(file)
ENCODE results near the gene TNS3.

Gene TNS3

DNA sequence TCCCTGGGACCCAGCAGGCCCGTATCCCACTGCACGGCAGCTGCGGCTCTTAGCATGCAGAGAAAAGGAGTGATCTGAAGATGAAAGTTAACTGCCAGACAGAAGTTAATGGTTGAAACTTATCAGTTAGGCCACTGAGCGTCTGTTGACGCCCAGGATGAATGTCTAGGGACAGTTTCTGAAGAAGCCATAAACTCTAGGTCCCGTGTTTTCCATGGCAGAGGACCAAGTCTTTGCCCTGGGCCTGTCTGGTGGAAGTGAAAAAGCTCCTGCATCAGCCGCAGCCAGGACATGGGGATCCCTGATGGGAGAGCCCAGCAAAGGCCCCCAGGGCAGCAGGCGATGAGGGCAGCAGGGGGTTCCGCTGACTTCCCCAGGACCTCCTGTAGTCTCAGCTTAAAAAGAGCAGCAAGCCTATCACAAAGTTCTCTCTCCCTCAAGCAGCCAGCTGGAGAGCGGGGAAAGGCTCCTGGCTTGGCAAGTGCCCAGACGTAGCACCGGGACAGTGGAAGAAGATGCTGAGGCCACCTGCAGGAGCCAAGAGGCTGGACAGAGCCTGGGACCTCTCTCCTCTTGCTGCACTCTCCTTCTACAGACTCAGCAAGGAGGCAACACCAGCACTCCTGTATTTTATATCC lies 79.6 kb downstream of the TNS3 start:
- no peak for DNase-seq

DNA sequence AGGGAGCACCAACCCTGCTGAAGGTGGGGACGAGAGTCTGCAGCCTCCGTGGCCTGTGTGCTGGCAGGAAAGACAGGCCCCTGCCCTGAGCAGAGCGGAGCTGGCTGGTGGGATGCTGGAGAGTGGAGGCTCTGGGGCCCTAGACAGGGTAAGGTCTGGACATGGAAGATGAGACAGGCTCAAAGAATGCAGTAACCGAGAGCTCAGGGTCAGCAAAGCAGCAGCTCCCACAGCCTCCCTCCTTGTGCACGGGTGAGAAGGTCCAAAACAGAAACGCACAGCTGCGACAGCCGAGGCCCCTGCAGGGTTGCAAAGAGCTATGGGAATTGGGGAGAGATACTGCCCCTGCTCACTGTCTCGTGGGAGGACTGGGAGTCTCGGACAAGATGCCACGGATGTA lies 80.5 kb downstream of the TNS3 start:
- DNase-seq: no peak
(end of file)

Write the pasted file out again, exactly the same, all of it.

ENCODE results near the gene TNS3.

Gene TNS3

DNA sequence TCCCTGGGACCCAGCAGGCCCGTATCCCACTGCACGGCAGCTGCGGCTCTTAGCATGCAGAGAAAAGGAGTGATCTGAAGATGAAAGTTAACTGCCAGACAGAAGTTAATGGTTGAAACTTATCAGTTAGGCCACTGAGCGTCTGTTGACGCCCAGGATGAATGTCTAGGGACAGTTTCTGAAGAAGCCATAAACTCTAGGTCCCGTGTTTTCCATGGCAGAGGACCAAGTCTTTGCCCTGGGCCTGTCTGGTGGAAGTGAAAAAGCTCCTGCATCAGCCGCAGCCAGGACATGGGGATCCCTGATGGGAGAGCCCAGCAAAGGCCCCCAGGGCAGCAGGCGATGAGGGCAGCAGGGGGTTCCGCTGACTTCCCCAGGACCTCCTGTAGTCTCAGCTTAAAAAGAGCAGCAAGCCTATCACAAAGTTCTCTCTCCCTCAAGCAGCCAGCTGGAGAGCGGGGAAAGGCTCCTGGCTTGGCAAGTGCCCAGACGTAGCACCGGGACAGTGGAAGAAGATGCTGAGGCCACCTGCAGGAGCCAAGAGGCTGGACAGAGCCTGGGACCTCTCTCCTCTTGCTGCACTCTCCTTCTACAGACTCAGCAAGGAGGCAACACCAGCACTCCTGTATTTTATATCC lies 79.6 kb downstream of the TNS3 start:
- no peak for DNase-seq

DNA sequence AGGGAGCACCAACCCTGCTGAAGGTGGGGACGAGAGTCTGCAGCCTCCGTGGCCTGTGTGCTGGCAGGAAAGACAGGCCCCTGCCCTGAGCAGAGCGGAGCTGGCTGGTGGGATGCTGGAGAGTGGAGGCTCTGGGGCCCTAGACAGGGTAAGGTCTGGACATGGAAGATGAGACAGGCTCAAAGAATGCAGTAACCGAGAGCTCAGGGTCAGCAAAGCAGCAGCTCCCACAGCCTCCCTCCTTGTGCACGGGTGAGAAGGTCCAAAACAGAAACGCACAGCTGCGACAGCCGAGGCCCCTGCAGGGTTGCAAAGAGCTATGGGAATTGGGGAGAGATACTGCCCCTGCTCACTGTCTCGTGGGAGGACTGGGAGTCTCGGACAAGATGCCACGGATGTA lies 80.5 kb downstream of the TNS3 start:
- DNase-seq: no peak